What is the CFR?
The CFR or Code of Federal Regulations is the official codification of the general and permanent rules and regulations—referred to in a broad sense in regards to administrative law—published in the Federal Register. The Code of Federal Regulations, which is organized as a series of CFR Citations, is affirmed in this daily publication by various executive departments and agencies of the United States Federal Government.
Administrative law, which is a type of public law, exists because the United States Congress typically grants authority to the agencies of the executive branch in order to interpret the statutes in the United States Code. These statutes are then enforced by various agencies because Congress and other departments may be too busy or congested to micromanage the jurisdiction regarding writing statutes to cover every possible detail.
These rules, which are organized and affirmed through the production of a CFR citation, are treated by the courts as legally binding forms of statutory law, provided that the regulations are a reasonable interpretation of the underlying statutes.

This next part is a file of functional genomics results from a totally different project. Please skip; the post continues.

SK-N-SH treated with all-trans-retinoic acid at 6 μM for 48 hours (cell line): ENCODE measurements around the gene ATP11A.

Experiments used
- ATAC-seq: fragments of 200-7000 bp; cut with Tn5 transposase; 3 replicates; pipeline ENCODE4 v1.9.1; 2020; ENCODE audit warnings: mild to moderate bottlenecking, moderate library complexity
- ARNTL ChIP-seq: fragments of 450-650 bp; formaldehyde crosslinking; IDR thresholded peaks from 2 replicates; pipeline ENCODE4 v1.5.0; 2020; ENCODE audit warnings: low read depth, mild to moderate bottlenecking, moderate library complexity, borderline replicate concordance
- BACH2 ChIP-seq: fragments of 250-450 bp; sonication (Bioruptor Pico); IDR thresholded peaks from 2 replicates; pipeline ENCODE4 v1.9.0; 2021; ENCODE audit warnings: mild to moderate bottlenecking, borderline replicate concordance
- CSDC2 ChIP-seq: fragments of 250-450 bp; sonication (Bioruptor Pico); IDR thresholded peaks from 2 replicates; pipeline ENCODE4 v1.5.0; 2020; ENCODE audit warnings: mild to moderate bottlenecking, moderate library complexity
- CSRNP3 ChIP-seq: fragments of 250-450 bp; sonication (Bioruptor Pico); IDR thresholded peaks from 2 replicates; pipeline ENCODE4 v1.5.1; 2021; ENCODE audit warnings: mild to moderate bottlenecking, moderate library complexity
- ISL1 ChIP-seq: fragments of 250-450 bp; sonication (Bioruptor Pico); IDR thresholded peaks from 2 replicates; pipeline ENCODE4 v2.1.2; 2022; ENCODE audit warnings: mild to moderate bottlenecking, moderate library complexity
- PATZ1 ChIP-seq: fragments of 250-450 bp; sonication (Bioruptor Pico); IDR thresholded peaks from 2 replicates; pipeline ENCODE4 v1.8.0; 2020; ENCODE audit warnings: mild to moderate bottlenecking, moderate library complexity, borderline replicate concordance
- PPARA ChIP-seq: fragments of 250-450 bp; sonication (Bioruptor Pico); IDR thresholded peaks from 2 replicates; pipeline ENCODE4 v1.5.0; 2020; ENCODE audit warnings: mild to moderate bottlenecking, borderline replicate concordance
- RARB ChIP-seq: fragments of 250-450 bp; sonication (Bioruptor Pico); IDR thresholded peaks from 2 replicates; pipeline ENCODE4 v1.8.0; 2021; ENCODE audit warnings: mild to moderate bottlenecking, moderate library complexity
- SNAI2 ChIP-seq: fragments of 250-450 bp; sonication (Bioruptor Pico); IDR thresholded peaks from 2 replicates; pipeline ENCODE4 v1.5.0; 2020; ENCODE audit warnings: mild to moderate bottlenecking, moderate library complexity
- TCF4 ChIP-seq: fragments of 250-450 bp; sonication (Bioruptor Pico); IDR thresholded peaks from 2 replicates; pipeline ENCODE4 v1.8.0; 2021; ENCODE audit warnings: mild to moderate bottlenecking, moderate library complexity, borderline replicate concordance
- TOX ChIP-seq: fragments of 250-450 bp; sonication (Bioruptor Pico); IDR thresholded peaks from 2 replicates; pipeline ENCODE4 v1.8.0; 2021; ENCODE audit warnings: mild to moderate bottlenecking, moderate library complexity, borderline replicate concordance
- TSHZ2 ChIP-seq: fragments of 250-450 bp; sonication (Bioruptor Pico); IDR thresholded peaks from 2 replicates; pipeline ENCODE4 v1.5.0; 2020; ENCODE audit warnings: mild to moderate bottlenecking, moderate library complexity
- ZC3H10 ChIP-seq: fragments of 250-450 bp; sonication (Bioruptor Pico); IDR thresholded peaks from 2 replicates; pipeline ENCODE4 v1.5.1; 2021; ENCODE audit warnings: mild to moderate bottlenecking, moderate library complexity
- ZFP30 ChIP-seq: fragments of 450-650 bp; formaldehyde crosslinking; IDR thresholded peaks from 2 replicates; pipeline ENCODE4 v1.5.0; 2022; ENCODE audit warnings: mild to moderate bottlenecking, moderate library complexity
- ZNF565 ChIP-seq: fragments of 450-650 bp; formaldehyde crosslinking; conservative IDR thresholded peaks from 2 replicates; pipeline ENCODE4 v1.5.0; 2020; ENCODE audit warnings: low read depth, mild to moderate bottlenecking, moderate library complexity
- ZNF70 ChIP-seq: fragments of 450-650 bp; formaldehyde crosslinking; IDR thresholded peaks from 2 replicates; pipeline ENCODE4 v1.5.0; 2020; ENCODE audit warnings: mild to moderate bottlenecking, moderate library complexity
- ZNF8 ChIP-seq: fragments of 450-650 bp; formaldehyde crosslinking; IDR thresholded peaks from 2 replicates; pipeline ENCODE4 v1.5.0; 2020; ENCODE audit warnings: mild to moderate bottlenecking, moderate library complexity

What does a CFR citation look like and how do I read one?
Each rule and regulation in the Federal Register is given a CFR citation; the CFR citation is used to organize each rule based on title, subject or specific legal matter. The CFR citation not only groups each rule and regulation but further organizes them by paragraph and title; this organizational system enables an individual to find very particular information in an expedited fashion.
The National Archives and legal libraries throughout the United States will keep an online version of the CFR–known as the E-CFR—and update it two days after changes to the respective regulations I the Federal Register become effective.